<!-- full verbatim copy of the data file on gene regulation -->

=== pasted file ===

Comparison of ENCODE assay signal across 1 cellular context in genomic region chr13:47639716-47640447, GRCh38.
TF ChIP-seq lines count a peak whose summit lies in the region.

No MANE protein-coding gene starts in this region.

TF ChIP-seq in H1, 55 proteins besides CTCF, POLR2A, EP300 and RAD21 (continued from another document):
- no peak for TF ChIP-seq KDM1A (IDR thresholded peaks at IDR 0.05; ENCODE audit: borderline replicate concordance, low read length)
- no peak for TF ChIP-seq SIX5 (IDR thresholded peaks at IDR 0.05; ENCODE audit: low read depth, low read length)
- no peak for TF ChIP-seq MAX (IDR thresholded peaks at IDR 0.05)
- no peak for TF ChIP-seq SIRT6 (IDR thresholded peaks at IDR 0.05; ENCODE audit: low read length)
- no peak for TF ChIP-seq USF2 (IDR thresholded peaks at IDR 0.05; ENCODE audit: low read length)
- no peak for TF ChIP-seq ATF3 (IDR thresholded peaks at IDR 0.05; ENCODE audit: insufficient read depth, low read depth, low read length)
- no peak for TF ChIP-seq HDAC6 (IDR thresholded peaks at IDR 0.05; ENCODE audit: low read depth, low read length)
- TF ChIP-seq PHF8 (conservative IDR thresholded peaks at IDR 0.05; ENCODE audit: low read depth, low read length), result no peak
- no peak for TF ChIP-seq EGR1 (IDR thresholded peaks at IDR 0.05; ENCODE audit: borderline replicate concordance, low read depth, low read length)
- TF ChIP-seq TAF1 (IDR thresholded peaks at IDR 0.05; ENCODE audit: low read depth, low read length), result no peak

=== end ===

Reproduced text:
Comparison of ENCODE assay signal across 1 cellular context in genomic region chr13:47639716-47640447, GRCh38.
TF ChIP-seq lines count a peak whose summit lies in the region.

No MANE protein-coding gene starts in this region.

TF ChIP-seq in H1, 55 proteins besides CTCF, POLR2A, EP300 and RAD21 (continued from another document):
- no peak for TF ChIP-seq KDM1A (IDR thresholded peaks at IDR 0.05; ENCODE audit: borderline replicate concordance, low read length)
- no peak for TF ChIP-seq SIX5 (IDR thresholded peaks at IDR 0.05; ENCODE audit: low read depth, low read length)
- no peak for TF ChIP-seq MAX (IDR thresholded peaks at IDR 0.05)
- no peak for TF ChIP-seq SIRT6 (IDR thresholded peaks at IDR 0.05; ENCODE audit: low read length)
- no peak for TF ChIP-seq USF2 (IDR thresholded peaks at IDR 0.05; ENCODE audit: low read length)
- no peak for TF ChIP-seq ATF3 (IDR thresholded peaks at IDR 0.05; ENCODE audit: insufficient read depth, low read depth, low read length)
- no peak for TF ChIP-seq HDAC6 (IDR thresholded peaks at IDR 0.05; ENCODE audit: low read depth, low read length)
- TF ChIP-seq PHF8 (conservative IDR thresholded peaks at IDR 0.05; ENCODE audit: low read depth, low read length), result no peak
- no peak for TF ChIP-seq EGR1 (IDR thresholded peaks at IDR 0.05; ENCODE audit: borderline replicate concordance, low read depth, low read length)
- TF ChIP-seq TAF1 (IDR thresholded peaks at IDR 0.05; ENCODE audit: low read depth, low read length), result no peak